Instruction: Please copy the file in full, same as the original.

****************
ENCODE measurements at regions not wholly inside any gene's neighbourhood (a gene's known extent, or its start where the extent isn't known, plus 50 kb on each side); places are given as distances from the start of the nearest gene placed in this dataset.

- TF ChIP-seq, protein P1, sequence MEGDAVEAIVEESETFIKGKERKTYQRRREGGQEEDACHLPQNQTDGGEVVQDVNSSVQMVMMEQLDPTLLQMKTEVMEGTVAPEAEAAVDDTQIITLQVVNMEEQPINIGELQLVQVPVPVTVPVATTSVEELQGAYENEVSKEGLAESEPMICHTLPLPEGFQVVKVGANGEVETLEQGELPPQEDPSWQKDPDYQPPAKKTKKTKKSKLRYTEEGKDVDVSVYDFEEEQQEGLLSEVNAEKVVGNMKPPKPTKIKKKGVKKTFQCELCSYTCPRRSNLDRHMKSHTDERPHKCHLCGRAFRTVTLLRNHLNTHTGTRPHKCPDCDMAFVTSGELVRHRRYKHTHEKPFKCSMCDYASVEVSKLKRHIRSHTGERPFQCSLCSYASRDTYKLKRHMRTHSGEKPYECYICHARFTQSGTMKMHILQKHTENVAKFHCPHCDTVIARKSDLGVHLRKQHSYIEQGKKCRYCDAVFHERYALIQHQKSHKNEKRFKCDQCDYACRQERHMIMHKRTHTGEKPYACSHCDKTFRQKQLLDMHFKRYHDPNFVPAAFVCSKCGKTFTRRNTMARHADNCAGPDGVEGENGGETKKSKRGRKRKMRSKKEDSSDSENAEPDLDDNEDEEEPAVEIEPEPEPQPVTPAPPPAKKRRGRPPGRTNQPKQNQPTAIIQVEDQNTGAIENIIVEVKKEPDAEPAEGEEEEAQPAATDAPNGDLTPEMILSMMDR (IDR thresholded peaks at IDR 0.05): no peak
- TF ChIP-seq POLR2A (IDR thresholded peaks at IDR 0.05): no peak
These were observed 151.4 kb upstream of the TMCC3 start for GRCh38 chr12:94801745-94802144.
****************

ENCODE measurements at regions not wholly inside any gene's neighbourhood (a gene's known extent, or its start where the extent isn't known, plus 50 kb on each side); places are given as distances from the start of the nearest gene placed in this dataset.

- TF ChIP-seq, protein P1, sequence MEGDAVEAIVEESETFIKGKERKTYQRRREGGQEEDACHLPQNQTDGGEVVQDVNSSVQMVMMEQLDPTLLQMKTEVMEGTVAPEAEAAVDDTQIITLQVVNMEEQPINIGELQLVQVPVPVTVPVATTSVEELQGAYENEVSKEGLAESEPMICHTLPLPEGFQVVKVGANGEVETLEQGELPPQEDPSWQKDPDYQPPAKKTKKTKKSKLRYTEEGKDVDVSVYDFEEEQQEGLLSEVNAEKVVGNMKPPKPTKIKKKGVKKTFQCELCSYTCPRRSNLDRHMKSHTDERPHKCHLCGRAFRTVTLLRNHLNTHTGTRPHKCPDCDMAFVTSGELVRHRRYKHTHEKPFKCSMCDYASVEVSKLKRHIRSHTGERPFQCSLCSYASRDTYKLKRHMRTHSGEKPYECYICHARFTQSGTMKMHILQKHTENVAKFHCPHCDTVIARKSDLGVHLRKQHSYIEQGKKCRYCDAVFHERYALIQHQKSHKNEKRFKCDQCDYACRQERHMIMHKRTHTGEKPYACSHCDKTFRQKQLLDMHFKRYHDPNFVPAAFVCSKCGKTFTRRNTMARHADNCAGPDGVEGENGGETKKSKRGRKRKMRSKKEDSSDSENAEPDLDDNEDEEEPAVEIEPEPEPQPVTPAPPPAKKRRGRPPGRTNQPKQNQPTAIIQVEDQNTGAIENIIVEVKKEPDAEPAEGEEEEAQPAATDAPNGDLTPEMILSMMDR (IDR thresholded peaks at IDR 0.05): no peak
- TF ChIP-seq POLR2A (IDR thresholded peaks at IDR 0.05): no peak
These were observed 151.4 kb upstream of the TMCC3 start for GRCh38 chr12:94801745-94802144.